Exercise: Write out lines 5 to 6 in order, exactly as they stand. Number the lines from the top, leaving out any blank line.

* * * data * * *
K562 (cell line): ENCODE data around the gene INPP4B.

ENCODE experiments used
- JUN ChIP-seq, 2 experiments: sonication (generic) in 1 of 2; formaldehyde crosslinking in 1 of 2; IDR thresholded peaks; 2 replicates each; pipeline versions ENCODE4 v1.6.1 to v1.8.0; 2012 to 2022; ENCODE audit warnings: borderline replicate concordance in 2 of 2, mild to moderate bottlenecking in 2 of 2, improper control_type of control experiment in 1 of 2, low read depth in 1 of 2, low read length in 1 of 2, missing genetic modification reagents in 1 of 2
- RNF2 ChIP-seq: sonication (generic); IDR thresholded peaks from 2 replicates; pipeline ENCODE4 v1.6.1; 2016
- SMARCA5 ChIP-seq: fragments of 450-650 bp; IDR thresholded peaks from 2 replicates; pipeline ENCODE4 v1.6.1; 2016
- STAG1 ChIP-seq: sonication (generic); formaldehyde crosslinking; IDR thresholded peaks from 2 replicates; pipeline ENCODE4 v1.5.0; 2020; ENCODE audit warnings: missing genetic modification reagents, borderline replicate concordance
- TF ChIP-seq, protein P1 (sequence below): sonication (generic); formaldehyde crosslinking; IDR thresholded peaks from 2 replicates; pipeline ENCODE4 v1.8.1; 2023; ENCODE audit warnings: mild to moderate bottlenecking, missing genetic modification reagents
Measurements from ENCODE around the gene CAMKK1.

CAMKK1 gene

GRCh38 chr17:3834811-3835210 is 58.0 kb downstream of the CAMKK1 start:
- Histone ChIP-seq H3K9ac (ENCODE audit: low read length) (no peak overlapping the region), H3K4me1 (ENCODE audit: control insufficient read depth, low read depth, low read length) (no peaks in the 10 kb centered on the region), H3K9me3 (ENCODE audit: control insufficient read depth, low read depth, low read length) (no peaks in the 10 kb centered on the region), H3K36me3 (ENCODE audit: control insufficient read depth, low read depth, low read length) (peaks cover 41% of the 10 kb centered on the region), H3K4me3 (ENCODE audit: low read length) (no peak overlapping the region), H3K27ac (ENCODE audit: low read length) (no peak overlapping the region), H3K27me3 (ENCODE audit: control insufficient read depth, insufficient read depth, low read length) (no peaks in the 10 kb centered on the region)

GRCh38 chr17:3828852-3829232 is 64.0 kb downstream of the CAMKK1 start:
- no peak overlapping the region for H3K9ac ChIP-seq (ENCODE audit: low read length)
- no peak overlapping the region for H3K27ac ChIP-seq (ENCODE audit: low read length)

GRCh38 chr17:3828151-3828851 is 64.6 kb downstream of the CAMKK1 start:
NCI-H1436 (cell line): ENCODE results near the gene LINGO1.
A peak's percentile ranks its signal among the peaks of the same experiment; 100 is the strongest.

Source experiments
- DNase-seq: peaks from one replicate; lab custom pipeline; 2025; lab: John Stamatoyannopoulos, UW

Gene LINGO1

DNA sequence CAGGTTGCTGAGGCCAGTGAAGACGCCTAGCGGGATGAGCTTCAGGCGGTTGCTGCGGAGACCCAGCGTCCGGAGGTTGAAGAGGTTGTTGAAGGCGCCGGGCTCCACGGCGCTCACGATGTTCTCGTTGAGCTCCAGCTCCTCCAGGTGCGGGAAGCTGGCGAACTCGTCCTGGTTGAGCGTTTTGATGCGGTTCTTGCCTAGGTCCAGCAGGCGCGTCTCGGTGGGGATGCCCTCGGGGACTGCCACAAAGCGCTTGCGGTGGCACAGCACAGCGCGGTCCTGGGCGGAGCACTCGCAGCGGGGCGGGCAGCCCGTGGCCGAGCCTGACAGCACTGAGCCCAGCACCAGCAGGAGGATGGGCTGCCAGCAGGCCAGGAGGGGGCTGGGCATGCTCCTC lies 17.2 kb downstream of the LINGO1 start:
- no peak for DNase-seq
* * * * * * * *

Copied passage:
- SMARCA5 ChIP-seq: fragments of 450-650 bp; IDR thresholded peaks from 2 replicates; pipeline ENCODE4 v1.6.1; 2016
- STAG1 ChIP-seq: sonication (generic); formaldehyde crosslinking; IDR thresholded peaks from 2 replicates; pipeline ENCODE4 v1.5.0; 2020; ENCODE audit warnings: missing genetic modification reagents, borderline replicate concordance